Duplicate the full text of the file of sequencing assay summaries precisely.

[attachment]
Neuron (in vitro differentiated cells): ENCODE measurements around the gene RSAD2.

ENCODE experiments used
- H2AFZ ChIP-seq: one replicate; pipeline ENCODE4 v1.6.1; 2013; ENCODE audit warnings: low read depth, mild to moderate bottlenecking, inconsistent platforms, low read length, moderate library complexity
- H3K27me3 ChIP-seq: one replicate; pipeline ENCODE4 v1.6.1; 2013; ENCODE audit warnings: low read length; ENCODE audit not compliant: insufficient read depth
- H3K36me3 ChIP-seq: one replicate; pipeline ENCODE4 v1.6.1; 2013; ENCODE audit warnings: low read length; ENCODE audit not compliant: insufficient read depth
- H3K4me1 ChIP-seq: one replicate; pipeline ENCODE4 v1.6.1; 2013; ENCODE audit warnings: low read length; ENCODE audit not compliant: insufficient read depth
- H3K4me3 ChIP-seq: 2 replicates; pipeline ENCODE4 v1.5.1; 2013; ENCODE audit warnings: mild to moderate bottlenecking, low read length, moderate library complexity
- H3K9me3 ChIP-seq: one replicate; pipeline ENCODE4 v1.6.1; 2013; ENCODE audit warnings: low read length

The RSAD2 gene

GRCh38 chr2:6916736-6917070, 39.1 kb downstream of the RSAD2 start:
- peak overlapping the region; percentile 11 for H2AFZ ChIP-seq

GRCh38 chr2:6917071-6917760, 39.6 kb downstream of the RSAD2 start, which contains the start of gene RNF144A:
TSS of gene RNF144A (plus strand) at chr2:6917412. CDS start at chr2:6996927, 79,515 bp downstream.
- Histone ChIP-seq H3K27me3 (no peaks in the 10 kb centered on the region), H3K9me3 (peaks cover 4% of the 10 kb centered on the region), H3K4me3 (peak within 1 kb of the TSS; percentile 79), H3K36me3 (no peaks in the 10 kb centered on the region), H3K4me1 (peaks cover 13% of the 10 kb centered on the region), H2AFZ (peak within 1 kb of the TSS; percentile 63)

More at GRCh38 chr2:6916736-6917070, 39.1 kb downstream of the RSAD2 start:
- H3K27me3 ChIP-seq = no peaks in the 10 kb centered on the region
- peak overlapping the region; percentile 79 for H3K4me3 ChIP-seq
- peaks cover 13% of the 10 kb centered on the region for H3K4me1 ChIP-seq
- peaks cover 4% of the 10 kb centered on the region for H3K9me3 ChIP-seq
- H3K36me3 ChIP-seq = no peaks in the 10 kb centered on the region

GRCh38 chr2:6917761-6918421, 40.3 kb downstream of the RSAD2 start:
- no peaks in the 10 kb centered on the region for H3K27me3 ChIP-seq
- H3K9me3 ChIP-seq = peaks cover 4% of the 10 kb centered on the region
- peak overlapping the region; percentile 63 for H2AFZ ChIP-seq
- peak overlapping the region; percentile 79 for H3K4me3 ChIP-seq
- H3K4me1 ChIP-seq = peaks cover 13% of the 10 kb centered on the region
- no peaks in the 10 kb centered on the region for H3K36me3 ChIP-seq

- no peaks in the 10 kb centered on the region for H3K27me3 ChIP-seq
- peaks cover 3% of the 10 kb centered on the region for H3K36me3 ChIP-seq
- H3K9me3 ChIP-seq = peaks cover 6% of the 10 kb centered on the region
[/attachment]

Neuron (in vitro differentiated cells): ENCODE measurements around the gene RSAD2.

ENCODE experiments used
- H2AFZ ChIP-seq: one replicate; pipeline ENCODE4 v1.6.1; 2013; ENCODE audit warnings: low read depth, mild to moderate bottlenecking, inconsistent platforms, low read length, moderate library complexity
- H3K27me3 ChIP-seq: one replicate; pipeline ENCODE4 v1.6.1; 2013; ENCODE audit warnings: low read length; ENCODE audit not compliant: insufficient read depth
- H3K36me3 ChIP-seq: one replicate; pipeline ENCODE4 v1.6.1; 2013; ENCODE audit warnings: low read length; ENCODE audit not compliant: insufficient read depth
- H3K4me1 ChIP-seq: one replicate; pipeline ENCODE4 v1.6.1; 2013; ENCODE audit warnings: low read length; ENCODE audit not compliant: insufficient read depth
- H3K4me3 ChIP-seq: 2 replicates; pipeline ENCODE4 v1.5.1; 2013; ENCODE audit warnings: mild to moderate bottlenecking, low read length, moderate library complexity
- H3K9me3 ChIP-seq: one replicate; pipeline ENCODE4 v1.6.1; 2013; ENCODE audit warnings: low read length

The RSAD2 gene

GRCh38 chr2:6916736-6917070, 39.1 kb downstream of the RSAD2 start:
- peak overlapping the region; percentile 11 for H2AFZ ChIP-seq

GRCh38 chr2:6917071-6917760, 39.6 kb downstream of the RSAD2 start, which contains the start of gene RNF144A:
TSS of gene RNF144A (plus strand) at chr2:6917412. CDS start at chr2:6996927, 79,515 bp downstream.
- Histone ChIP-seq H3K27me3 (no peaks in the 10 kb centered on the region), H3K9me3 (peaks cover 4% of the 10 kb centered on the region), H3K4me3 (peak within 1 kb of the TSS; percentile 79), H3K36me3 (no peaks in the 10 kb centered on the region), H3K4me1 (peaks cover 13% of the 10 kb centered on the region), H2AFZ (peak within 1 kb of the TSS; percentile 63)

More at GRCh38 chr2:6916736-6917070, 39.1 kb downstream of the RSAD2 start:
- H3K27me3 ChIP-seq = no peaks in the 10 kb centered on the region
- peak overlapping the region; percentile 79 for H3K4me3 ChIP-seq
- peaks cover 13% of the 10 kb centered on the region for H3K4me1 ChIP-seq
- peaks cover 4% of the 10 kb centered on the region for H3K9me3 ChIP-seq
- H3K36me3 ChIP-seq = no peaks in the 10 kb centered on the region

GRCh38 chr2:6917761-6918421, 40.3 kb downstream of the RSAD2 start:
- no peaks in the 10 kb centered on the region for H3K27me3 ChIP-seq
- H3K9me3 ChIP-seq = peaks cover 4% of the 10 kb centered on the region
- peak overlapping the region; percentile 63 for H2AFZ ChIP-seq
- peak overlapping the region; percentile 79 for H3K4me3 ChIP-seq
- H3K4me1 ChIP-seq = peaks cover 13% of the 10 kb centered on the region
- no peaks in the 10 kb centered on the region for H3K36me3 ChIP-seq

- no peaks in the 10 kb centered on the region for H3K27me3 ChIP-seq
- peaks cover 3% of the 10 kb centered on the region for H3K36me3 ChIP-seq
- H3K9me3 ChIP-seq = peaks cover 6% of the 10 kb centered on the region